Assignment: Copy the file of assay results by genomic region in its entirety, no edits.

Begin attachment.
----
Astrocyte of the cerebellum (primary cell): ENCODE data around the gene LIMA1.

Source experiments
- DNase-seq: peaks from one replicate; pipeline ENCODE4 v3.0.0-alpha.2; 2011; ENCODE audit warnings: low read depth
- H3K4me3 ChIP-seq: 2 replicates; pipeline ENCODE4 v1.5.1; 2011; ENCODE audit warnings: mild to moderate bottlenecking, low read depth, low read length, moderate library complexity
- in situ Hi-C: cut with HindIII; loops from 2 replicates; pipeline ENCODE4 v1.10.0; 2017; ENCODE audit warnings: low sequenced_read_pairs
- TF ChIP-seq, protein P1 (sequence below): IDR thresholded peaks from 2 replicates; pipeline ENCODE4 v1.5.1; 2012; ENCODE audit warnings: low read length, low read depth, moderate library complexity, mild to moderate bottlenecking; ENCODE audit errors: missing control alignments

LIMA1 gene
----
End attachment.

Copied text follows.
Astrocyte of the cerebellum (primary cell): ENCODE data around the gene LIMA1.

Source experiments
- DNase-seq: peaks from one replicate; pipeline ENCODE4 v3.0.0-alpha.2; 2011; ENCODE audit warnings: low read depth
- H3K4me3 ChIP-seq: 2 replicates; pipeline ENCODE4 v1.5.1; 2011; ENCODE audit warnings: mild to moderate bottlenecking, low read depth, low read length, moderate library complexity
- in situ Hi-C: cut with HindIII; loops from 2 replicates; pipeline ENCODE4 v1.10.0; 2017; ENCODE audit warnings: low sequenced_read_pairs
- TF ChIP-seq, protein P1 (sequence below): IDR thresholded peaks from 2 replicates; pipeline ENCODE4 v1.5.1; 2012; ENCODE audit warnings: low read length, low read depth, moderate library complexity, mild to moderate bottlenecking; ENCODE audit errors: missing control alignments

LIMA1 gene